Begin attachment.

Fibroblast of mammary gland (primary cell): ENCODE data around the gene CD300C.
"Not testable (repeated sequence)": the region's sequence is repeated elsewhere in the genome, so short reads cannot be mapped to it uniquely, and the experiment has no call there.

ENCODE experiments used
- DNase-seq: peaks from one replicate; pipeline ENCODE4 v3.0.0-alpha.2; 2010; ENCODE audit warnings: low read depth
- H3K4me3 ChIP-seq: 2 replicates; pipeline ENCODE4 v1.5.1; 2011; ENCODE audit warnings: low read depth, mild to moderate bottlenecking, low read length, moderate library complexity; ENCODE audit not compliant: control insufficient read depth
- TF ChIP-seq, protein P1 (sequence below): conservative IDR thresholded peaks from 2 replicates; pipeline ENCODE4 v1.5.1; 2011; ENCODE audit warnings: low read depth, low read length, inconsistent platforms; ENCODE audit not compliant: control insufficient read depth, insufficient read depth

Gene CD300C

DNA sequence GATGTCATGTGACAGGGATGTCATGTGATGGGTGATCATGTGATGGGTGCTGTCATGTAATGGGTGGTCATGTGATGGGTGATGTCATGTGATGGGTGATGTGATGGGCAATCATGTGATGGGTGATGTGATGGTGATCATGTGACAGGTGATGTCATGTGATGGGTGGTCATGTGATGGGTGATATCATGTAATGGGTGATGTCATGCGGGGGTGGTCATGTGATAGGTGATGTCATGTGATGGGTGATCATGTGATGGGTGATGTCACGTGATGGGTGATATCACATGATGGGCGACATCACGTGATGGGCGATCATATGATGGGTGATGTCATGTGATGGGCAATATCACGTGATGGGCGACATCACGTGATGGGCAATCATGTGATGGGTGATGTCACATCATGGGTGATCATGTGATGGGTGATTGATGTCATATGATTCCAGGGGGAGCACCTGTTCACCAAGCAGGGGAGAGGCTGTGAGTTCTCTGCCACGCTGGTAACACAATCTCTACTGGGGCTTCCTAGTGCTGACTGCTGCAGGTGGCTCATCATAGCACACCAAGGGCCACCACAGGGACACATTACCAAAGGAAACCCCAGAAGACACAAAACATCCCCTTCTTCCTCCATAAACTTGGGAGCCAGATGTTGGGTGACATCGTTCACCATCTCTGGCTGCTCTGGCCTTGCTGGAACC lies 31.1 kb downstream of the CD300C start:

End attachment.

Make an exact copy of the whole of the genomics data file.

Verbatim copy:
Fibroblast of mammary gland (primary cell): ENCODE data around the gene CD300C.
"Not testable (repeated sequence)": the region's sequence is repeated elsewhere in the genome, so short reads cannot be mapped to it uniquely, and the experiment has no call there.

ENCODE experiments used
- DNase-seq: peaks from one replicate; pipeline ENCODE4 v3.0.0-alpha.2; 2010; ENCODE audit warnings: low read depth
- H3K4me3 ChIP-seq: 2 replicates; pipeline ENCODE4 v1.5.1; 2011; ENCODE audit warnings: low read depth, mild to moderate bottlenecking, low read length, moderate library complexity; ENCODE audit not compliant: control insufficient read depth
- TF ChIP-seq, protein P1 (sequence below): conservative IDR thresholded peaks from 2 replicates; pipeline ENCODE4 v1.5.1; 2011; ENCODE audit warnings: low read depth, low read length, inconsistent platforms; ENCODE audit not compliant: control insufficient read depth, insufficient read depth

Gene CD300C

DNA sequence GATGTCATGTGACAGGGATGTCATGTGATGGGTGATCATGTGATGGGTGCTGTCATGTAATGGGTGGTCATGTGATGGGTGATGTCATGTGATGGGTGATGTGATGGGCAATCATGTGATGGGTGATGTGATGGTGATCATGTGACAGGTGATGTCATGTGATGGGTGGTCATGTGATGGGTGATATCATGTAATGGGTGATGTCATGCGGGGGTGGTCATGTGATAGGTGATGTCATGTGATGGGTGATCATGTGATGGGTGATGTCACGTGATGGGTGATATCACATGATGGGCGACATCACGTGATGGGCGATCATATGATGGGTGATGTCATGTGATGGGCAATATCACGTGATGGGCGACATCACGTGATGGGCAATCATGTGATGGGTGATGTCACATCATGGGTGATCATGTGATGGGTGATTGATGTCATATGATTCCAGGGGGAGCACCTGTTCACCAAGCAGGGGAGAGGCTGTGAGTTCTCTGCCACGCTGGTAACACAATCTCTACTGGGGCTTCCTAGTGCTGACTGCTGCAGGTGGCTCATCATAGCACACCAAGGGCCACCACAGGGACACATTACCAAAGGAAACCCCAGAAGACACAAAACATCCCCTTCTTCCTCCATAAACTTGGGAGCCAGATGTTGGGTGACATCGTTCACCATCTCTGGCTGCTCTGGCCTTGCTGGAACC lies 31.1 kb downstream of the CD300C start: